I need to start by saying that my question isn’t at all intended to be judgemental. I don’t ever think “what’s wrong with you?” to people who don’t have a church family. But at the same time, I honestly can’t imagine raising children without the support of a healthy growing church.

Both mine and Stef’s families are amazing, but when they are complemented by our church family parenting becomes a blessing. Like a few months ago when life was feeling overwhelming and friends from our small group called to say “We are dropping off dinner to you tonight”.

Yes, relationships and support can form outside of the church, but in the digital world we live in people are more likely to comment “thinking about you” on a social post than actually help. The local church is a place that face to face relationships can form, and real help can happen.

I wasn’t raised in a church

For the majority of my childhood, I didn’t go to church. We would try one occasionally but nothing ever stuck. It wasn’t until I was about 13 when I really got involved in a local church and my family committed to regularly attend.

As a child I thought attending church was something people did on Easter, Christmas, weddings, and funerals. But once I started attending it didn’t take long for it to become part of everyday life and a place where I had relationships that helped me grow as a person.

I want to raise my kids in church

Like I already said I can’t imagine raising children without the support of a church family. Our oldest will turn 8 this fall and the entire time so far raising her the church has been a regular part of life. Our family’s rhythms are based on the church schedule. To our children Sunday’s are ‘church days’ and Wednesdays are ‘church nights’.

They have a group of friends they have been with since birth and look forward to seeing. They also have ‘friends’ who are older and younger who help them better relate to people of all ages.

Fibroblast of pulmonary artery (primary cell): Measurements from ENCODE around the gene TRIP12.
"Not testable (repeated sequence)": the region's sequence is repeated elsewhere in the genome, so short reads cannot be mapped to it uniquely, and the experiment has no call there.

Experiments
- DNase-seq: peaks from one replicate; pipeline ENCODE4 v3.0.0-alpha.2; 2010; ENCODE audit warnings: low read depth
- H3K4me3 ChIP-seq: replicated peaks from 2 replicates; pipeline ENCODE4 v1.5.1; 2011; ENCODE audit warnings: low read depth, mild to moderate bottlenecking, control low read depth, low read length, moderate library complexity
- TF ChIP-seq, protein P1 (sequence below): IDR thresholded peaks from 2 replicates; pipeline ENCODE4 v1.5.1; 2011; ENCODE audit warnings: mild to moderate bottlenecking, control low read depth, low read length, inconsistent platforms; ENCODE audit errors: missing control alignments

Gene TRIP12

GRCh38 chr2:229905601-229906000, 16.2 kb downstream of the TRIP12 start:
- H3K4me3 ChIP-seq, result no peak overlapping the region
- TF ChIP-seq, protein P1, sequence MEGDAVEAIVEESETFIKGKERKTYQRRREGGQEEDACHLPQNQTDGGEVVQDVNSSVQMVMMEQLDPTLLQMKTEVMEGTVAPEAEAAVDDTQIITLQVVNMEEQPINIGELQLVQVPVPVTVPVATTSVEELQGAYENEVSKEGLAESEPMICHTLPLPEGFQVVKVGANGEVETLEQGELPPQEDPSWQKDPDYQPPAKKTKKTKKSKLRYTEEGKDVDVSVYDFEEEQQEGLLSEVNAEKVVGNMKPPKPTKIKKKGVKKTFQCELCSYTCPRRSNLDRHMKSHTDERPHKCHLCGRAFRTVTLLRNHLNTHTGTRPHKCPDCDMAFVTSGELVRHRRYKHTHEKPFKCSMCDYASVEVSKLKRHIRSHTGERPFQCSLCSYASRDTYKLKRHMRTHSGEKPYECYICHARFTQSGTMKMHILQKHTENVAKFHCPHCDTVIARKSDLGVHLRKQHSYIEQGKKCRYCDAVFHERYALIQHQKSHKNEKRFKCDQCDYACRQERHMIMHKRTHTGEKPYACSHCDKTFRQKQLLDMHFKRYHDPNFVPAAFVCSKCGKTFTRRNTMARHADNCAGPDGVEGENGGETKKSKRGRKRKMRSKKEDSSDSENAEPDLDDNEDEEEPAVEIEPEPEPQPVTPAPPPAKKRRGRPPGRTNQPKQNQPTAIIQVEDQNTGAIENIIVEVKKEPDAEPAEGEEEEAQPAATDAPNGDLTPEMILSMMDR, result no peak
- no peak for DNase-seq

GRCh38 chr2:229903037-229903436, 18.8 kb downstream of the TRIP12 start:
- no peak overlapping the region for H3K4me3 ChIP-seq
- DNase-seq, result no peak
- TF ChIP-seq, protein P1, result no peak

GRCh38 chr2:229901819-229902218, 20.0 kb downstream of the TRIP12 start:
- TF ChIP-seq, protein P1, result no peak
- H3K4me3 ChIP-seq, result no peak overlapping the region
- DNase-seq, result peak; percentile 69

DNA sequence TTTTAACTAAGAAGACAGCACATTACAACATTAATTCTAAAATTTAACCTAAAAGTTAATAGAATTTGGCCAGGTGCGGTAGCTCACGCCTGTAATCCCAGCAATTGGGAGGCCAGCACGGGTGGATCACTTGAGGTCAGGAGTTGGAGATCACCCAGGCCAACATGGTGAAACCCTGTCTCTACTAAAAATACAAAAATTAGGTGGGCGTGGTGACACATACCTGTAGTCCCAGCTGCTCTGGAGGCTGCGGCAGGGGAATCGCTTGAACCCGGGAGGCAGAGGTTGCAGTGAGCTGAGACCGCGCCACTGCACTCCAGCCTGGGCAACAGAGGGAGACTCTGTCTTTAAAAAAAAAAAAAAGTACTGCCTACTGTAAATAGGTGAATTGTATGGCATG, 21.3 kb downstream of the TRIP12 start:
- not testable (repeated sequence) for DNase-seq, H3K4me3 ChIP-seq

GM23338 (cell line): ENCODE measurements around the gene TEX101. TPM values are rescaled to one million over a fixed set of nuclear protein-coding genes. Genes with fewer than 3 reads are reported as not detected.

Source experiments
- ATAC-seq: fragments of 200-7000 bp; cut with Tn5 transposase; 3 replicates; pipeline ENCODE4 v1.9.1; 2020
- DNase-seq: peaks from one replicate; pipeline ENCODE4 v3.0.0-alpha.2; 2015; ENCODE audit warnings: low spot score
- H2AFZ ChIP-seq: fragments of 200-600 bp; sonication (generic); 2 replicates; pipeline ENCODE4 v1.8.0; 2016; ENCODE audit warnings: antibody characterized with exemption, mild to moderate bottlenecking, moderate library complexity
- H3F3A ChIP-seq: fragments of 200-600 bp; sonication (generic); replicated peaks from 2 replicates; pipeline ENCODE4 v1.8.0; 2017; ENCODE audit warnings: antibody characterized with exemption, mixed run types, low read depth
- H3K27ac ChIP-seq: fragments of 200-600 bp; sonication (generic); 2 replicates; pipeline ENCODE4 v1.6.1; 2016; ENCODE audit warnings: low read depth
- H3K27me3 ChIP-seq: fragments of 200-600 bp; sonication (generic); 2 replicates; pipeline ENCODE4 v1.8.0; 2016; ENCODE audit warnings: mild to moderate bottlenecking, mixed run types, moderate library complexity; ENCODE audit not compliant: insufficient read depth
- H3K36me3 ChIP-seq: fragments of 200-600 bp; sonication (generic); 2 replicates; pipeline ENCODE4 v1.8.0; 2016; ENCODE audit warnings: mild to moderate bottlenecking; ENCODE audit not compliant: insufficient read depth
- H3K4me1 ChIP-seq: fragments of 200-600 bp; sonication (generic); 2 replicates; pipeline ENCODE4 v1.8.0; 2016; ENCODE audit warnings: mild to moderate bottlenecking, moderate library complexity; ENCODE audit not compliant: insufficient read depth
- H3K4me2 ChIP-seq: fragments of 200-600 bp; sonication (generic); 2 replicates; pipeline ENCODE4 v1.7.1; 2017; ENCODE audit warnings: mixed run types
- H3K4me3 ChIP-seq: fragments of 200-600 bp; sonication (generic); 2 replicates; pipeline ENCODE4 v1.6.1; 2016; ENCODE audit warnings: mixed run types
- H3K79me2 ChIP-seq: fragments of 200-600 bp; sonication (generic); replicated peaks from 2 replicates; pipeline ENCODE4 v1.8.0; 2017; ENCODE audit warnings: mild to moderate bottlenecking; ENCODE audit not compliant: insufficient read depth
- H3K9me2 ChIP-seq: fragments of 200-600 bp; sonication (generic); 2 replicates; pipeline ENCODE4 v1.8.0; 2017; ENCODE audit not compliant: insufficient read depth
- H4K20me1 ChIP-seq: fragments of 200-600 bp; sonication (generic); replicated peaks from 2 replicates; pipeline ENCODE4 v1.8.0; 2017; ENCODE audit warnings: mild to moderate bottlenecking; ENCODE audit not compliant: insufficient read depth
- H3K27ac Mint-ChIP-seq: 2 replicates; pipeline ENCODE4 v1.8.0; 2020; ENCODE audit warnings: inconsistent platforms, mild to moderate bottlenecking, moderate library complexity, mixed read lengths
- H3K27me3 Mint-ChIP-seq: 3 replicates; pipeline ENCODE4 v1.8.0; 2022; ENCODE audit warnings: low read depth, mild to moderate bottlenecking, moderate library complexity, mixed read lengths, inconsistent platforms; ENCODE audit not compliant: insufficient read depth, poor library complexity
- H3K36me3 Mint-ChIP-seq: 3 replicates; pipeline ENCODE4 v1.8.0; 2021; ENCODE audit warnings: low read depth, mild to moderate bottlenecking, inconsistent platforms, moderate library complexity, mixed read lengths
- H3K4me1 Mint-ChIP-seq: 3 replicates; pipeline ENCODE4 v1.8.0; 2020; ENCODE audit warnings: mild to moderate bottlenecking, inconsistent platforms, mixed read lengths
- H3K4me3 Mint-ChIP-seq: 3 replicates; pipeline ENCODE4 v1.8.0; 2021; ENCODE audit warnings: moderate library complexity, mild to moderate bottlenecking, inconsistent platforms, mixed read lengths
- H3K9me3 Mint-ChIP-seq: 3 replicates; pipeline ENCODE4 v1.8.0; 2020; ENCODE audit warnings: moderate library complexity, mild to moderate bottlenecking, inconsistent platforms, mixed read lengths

The church isn’t just a place for our children to grow. Stef and I grow as parents because of the people around us. I would put these relationships in 3 categories.

Generations to learn from

In our church, we have people from the greatest generation, the silent generation, the Boomers, and Busters who have raised children and we can learn from. They seem to love sharing insight when asked, and sometimes when they are not asked. Not everyone is the ideal person to take advice from, but the depth of knowledge, experience, and wisdom we can learn from those older than us is great!

A generation to commiserate with

This almost makes it sound like I hate being a parent, which is not the case at all, but there are those days where there is too much crap to handle.

My first time ever taking A alone as a new father I walked into a guy from our church’s brand new house and sat her on my lap on the floor. She then had a blow out diaper that not only trashed her onesie but ran down my pants and onto his brand new, off white carpet.

At that moment I felt overwhelmed but am so thankful it happened where it did. The people there helped with cleanup and even found me a pair of shorts to change into.

We all have those days where we just need someone else at the same stage of life talk to, commiserate with, and encourage.

Generations to train

Have you ever had the thought “why didn’t anyone tell me this?” What if we changed that to “Who do I need to warn about this?” I am not a parenting expert, but with 3 very different children, I have learned some things along the way. You as a parent have also. There is something both encouraging and empowering about helping prevent someone else from falling into a pitfall you fell into.

On Saturday we will share about how to find a healthy church for your family. Subscribe to make sure you don’t miss it!


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